Expert publishing blog opinions are solely those of the blogger and not necessarily endorsed by DBW.
In a very interesting interview with Jeremy Greenfield, Mike Shatzkin posits that big publishers don’t “need” start-ups.
Start-ups in this context means “[high growth] technology start-ups”, as it so often does, because Silicon Valley has crowded out the notion that there other kinds of start-ups (which are sometimes politely referred to as “SMEs” = small- and medium-sized companies) and “publishers” in this context also means (as so often) the “big five” trade publishers (though many of the truths also apply to university presses, textbook publishers and others).
I fundamentally don’t disagree with Mike Shatzkin in that:
A big company focused on its quarterly numbers makes exactly the kind of tactical decision he describes (not to work with start-ups, instead to wait and see what the market does) and that within the narrow reference of managing sales channels, a major supplier can just sit back and use a strategy of:
— Waiting until it’s clear which channels matter and
— Deal direct only with channels of a certain scale (“major accounts”) and
— Use intermediaries (“distributors”) for everything else
It is pretty clear from the watering holes of publishing, be that conferences, Twitter or Friday night pub outings, that most of the “big five” (Hachette, HarperCollins, Macmillan, Penguin Random House and Simon & Schuster) wish there was a different industry structure (read: a less powerful Amazon), but each of them wishes that somebody else brings this about. In other words, it is a form of the “prisoner’s dilemma” as in “let the other guys do the hard work”; or, that a competitor as big and meaningful as Amazon (i.e. an Apple or Google that cares as much about books as Jeff Bezos does) would emerge.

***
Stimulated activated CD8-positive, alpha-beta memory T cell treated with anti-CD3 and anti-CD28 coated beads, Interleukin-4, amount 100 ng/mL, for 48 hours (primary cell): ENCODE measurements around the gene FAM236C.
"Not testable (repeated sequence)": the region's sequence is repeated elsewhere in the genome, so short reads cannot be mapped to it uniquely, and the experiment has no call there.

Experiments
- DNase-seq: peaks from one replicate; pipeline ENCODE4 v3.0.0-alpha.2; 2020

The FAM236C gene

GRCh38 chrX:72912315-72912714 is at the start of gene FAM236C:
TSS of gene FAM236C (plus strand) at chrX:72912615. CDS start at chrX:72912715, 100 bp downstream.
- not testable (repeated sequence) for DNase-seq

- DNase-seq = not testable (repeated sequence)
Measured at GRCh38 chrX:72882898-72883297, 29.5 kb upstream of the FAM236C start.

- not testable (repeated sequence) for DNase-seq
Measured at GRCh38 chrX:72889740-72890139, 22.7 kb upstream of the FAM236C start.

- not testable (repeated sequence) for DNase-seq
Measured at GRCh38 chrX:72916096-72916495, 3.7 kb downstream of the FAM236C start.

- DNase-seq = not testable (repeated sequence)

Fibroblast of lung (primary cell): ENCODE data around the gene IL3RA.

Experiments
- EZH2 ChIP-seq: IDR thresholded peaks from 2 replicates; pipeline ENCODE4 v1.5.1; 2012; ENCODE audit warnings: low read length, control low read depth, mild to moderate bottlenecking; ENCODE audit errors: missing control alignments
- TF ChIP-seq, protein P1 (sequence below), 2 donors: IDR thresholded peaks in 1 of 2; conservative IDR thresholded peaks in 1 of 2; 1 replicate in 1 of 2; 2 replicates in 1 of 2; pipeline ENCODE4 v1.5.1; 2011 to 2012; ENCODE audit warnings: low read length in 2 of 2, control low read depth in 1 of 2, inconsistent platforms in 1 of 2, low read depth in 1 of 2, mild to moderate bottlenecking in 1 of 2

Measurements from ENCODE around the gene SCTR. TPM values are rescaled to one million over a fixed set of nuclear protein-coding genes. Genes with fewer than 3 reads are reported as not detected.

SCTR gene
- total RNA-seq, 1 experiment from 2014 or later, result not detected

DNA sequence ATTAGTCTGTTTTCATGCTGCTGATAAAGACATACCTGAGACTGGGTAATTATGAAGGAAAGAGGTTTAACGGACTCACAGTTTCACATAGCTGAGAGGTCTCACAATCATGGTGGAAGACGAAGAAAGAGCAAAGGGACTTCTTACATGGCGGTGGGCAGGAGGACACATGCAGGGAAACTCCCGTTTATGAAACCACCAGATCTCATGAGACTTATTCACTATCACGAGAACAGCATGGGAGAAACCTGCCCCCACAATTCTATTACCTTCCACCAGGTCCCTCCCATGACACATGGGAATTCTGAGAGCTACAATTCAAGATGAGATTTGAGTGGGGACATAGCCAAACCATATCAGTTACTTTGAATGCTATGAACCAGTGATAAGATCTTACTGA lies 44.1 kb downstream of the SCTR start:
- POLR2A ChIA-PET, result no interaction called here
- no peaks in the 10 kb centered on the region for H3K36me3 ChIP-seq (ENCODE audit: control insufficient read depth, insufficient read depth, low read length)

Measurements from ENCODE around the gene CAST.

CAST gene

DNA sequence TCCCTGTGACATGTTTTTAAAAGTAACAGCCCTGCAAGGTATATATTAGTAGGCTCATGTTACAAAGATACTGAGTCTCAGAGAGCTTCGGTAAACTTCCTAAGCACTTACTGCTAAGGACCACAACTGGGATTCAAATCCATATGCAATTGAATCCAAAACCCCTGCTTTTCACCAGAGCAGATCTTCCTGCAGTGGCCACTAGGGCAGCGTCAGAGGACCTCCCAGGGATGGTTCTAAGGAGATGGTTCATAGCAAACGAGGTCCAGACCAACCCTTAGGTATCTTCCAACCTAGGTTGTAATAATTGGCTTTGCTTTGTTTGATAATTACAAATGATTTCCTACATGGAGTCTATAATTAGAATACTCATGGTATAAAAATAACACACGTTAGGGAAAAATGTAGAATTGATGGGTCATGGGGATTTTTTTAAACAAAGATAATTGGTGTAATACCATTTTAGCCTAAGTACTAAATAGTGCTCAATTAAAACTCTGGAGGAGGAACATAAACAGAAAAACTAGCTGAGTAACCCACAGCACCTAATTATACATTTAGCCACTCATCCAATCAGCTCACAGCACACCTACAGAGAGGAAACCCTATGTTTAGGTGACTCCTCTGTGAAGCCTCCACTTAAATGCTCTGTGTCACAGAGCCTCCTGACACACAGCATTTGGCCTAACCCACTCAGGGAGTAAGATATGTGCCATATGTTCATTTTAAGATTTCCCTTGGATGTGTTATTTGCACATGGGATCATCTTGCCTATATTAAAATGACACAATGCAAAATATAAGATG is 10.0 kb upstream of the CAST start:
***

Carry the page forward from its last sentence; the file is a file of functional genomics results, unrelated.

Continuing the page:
Publishing is actually too small and ebooks too marginal to early adopters for Apple, Google or Facebook (the other members of the “gang of four major tech companies” that shape the digital world) to care. Luckily, Amazon cares or we would not have an ebook revolution at all. Off course, if each of the big five pursues the same strategy dictated by near-term pressures, nothing much will change in that segment of the industry long-term, i.e. Amazon will continue to dominate. That is a relatively safe bet to make.
It is also true, as Arthur Attwell writes in “Tough Truths Selling to Publishers”:
That the big five can ruin a start-up and start-ups are generally are well advised to stay away from those large publishers. Yes, folks at the big five love to have meetings and hear about the new and shiny, but in so doing they waste the resources of most start-ups and can be seriously damaging to their prospects. Start-ups have to drop any idea or initiative that doesn’t gain traction within a relatively short period of time. That’s the pressure of the angel or venture capital funded model.